They’ll also be using the funding on their own brand marketing, rather than relying on viral growth —   acknowledging that marketing spend is going to be important to stand out in such a crowded space, with thousands of competing solutions also vying for SMEs’ cash.

And, indeed, other conversational UIs out in the wild delivering a similarly chatty experience on the customer end, though Landbot’s claim is it’s differentiating in the market behind the scenes, with easy to use, ‘no coding necessary’ customization tools.

On the competition from, Pan names the likes of Chatfuel and Manychat as “powerful but channel-dependent” rival chatbot builders, while at the more powerful end he points to DialogFlow or IBM Watson but notes they do require technical knowledge, so the market positioning is different.

“Landbot tries to bring chatbots to the average Joe,” he adds. “While still keeping features for developers that demand complex functionalities in their chatbots (they can achieve by configuring webhooks, callbacks, CSS and JS customization).”

He also identifies players in the automated lead generation space — such as Intercom (Operator) and Drift (Drift bot) — saying they are aiming to transform sales and marketing processes “into something more conversational”. “The flow customization possibilities are fewer but the whole product is robust as they cover each stage of the conversion funnel, all the way to customer service,” he adds.

In terms of capabilities, Landbot also rubs up against survey/form offerings like SurveyMonkey and Google Form — or indeed Barcelona-based Typeform, which has raised around $50M since 2012 and bills itself as a platform for “conversational data collection”.

Pan rather delightfully characterizes Typeform as “bringing that conversational essence to the almighty sequences of fields”. Though he argues it’s also more limited “in terms of integrations and real-time human take-over capabilities”, i.e. as a consequence of wrangling those “almighty sequences”. So basically his argument is that Landbot isn’t saddled with Typeform’s form(ulaic) straightjacket. (Though Typeform would probably retort that its conversational platform is flexible.)

Still, where customer engagement is concerned, there’s never going to be one way. Sometimes the straight form will do it, but for another brand or use case something more colloquial might be called for.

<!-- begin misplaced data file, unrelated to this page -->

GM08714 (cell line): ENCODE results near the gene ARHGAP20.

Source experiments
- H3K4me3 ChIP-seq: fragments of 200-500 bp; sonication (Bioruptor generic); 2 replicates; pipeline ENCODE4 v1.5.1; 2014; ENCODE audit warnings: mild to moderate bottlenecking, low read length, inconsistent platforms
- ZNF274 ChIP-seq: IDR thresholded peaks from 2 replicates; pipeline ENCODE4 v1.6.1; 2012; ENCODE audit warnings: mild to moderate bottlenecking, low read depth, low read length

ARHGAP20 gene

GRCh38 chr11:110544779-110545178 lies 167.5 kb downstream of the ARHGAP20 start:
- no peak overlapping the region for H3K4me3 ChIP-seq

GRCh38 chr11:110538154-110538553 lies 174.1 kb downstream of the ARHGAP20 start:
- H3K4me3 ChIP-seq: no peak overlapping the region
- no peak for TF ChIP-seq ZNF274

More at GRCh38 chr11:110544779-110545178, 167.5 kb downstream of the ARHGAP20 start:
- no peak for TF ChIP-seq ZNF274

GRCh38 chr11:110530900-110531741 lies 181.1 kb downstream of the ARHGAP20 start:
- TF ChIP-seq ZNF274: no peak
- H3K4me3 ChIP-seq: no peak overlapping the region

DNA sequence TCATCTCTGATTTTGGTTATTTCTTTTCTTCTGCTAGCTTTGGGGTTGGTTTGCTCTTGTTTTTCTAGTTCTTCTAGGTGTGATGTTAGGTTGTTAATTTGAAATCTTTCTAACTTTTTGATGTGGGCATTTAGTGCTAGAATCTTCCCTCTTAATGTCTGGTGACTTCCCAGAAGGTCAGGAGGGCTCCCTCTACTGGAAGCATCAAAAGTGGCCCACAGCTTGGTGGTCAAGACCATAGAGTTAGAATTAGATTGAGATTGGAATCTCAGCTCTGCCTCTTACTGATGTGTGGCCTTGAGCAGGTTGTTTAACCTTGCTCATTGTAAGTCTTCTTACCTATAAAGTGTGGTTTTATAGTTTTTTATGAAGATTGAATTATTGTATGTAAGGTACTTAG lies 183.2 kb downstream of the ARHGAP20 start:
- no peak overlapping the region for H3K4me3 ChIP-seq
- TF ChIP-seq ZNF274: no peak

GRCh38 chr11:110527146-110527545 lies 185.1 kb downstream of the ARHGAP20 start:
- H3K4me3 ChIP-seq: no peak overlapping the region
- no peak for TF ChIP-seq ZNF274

Commenting on the seed round in a statement, Jordi Vinas, general partner at Nauta Capital, adds: “Landbot has experienced strong commercial traction and virality over the past months and the team has been able to attract customers from a variety of countries and verticals. We strongly believe in Jiaqi’s ability to continue scaling the business in a capital efficient way.”

Okta nabs ScaleFT to build out ‘Zero Trust’ security framework

Okta, the cloud identity management company, announced today it has purchased a startup called ScaleFT to bring the Zero Trust concept to the Okta platform. Terms of the deal were not disclosed.

While Zero Trust isn’t exactly new to a cloud identity management company like Okta, acquiring ScaleFT gives them a solid cloud-based Zero Trust foundation on which to continue to develop the concept internally.

“To help our customers increase security while also meeting the demands of the modern workforce, we’re acquiring ScaleFT to further our contextual access management vision — and ensure the right people get access to the right resources for the shortest amount of time,” Okta co-founder and COO Frederic Kerrest said in a statement.

Zero Trust is a security framework that acknowledges work no longer happens behind the friendly confines of a firewall. In the old days before mobile and cloud, you could be pretty certain that anyone on your corporate network had the authority to be there, but as we have moved into a mobile world, it’s no longer a simple matter to defend a perimeter when there is effectively no such thing. Zero Trust means what it says: you can’t trust anyone on your systems and have to provide an appropriate security posture.

The idea was pioneered by Google’s “BeyondCorp” principals and the founders of ScaleFT are adherents to this idea. According to Okta, “ScaleFT developed a cloud-native Zero Trust access management solution that makes it easier to secure access to company resources without the need for a traditional VPN.”

Okta wants to incorporate the ScaleFT team and, well, scale their solution for large enterprise customers interested in developing this concept, according to a company blog post by Kerrest.

“Together, we’ll work to bring Zero Trust to the enterprise by providing organizations with a framework to protect sensitive data, without compromising on experience. Okta and ScaleFT will deliver next-generation continuous authentication capabilities to secure server access — from cloud to ground,” Kerrest wrote in the blog post.

ScaleFT CEO and co-founder Jason Luce will manage the transition between the two companies, while CTO and co-founder Paul Querna will lead strategy and execution of Okta’s Zero Trust architecture. CSO Marc Rogers will take on the role of Okta’s Executive Director, Cybersecurity Strategy.

The acquisition allows the Okta to move beyond purely managing identity into broader cyber security, at least conceptually. Certainly Roger’s new role suggests the company could have other ideas to expand further into general cyber security beyond Zero Trust.

ScaleFT was founded in 2015 and has raised $2.8 million over two seed rounds, according to Crunchbase data.